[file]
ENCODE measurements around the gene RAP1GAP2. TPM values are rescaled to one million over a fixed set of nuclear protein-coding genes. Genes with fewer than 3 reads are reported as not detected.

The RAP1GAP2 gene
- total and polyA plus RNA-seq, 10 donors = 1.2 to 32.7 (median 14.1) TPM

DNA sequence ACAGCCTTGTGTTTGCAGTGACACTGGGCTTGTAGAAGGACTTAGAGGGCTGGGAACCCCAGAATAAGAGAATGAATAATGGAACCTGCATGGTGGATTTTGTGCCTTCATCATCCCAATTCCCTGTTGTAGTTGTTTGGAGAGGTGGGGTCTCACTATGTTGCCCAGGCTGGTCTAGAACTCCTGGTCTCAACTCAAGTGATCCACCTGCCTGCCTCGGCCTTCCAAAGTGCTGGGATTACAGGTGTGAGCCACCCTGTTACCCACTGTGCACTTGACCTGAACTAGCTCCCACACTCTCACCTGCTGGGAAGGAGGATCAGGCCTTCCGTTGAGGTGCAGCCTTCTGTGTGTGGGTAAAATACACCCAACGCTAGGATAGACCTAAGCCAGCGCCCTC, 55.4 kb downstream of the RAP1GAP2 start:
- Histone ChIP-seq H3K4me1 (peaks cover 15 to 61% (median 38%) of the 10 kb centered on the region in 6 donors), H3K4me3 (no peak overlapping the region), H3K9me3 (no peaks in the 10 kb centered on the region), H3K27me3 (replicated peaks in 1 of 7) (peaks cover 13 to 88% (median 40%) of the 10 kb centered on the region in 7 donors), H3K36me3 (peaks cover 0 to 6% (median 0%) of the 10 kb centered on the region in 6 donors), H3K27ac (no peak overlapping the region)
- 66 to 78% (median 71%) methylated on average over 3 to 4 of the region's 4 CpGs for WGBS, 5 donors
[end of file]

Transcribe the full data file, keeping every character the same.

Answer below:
ENCODE measurements around the gene RAP1GAP2. TPM values are rescaled to one million over a fixed set of nuclear protein-coding genes. Genes with fewer than 3 reads are reported as not detected.

The RAP1GAP2 gene
- total and polyA plus RNA-seq, 10 donors = 1.2 to 32.7 (median 14.1) TPM

DNA sequence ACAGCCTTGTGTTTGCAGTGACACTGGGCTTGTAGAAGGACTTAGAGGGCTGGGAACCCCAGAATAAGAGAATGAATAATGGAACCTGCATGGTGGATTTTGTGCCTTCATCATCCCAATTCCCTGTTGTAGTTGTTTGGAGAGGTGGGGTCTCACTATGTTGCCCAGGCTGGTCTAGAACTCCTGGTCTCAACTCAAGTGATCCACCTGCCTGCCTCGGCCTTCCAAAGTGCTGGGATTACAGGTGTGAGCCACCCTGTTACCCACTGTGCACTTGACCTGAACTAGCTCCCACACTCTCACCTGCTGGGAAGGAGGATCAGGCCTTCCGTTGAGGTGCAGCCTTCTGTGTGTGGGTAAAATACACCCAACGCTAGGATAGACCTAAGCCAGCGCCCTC, 55.4 kb downstream of the RAP1GAP2 start:
- Histone ChIP-seq H3K4me1 (peaks cover 15 to 61% (median 38%) of the 10 kb centered on the region in 6 donors), H3K4me3 (no peak overlapping the region), H3K9me3 (no peaks in the 10 kb centered on the region), H3K27me3 (replicated peaks in 1 of 7) (peaks cover 13 to 88% (median 40%) of the 10 kb centered on the region in 7 donors), H3K36me3 (peaks cover 0 to 6% (median 0%) of the 10 kb centered on the region in 6 donors), H3K27ac (no peak overlapping the region)
- 66 to 78% (median 71%) methylated on average over 3 to 4 of the region's 4 CpGs for WGBS, 5 donors